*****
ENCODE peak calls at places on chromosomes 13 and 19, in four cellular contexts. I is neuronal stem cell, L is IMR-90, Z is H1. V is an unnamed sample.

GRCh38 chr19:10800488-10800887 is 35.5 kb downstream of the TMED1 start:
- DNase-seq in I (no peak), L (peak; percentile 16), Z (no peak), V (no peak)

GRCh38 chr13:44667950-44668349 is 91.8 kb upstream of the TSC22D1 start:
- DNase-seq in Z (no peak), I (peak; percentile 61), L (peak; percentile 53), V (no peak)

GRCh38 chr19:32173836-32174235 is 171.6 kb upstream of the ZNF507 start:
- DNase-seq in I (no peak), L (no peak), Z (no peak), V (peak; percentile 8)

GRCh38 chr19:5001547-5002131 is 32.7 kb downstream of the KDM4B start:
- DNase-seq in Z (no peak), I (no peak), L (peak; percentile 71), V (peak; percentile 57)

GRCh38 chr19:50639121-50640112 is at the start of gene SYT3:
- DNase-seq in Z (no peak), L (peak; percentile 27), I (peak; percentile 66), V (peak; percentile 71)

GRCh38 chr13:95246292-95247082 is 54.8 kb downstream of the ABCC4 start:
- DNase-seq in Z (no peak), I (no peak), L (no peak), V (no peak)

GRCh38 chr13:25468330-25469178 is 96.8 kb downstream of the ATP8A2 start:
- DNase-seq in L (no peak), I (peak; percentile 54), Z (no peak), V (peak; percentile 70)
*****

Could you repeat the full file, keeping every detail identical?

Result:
ENCODE peak calls at places on chromosomes 13 and 19, in four cellular contexts. I is neuronal stem cell, L is IMR-90, Z is H1. V is an unnamed sample.

GRCh38 chr19:10800488-10800887 is 35.5 kb downstream of the TMED1 start:
- DNase-seq in I (no peak), L (peak; percentile 16), Z (no peak), V (no peak)

GRCh38 chr13:44667950-44668349 is 91.8 kb upstream of the TSC22D1 start:
- DNase-seq in Z (no peak), I (peak; percentile 61), L (peak; percentile 53), V (no peak)

GRCh38 chr19:32173836-32174235 is 171.6 kb upstream of the ZNF507 start:
- DNase-seq in I (no peak), L (no peak), Z (no peak), V (peak; percentile 8)

GRCh38 chr19:5001547-5002131 is 32.7 kb downstream of the KDM4B start:
- DNase-seq in Z (no peak), I (no peak), L (peak; percentile 71), V (peak; percentile 57)

GRCh38 chr19:50639121-50640112 is at the start of gene SYT3:
- DNase-seq in Z (no peak), L (peak; percentile 27), I (peak; percentile 66), V (peak; percentile 71)

GRCh38 chr13:95246292-95247082 is 54.8 kb downstream of the ABCC4 start:
- DNase-seq in Z (no peak), I (no peak), L (no peak), V (no peak)

GRCh38 chr13:25468330-25469178 is 96.8 kb downstream of the ATP8A2 start:
- DNase-seq in L (no peak), I (peak; percentile 54), Z (no peak), V (peak; percentile 70)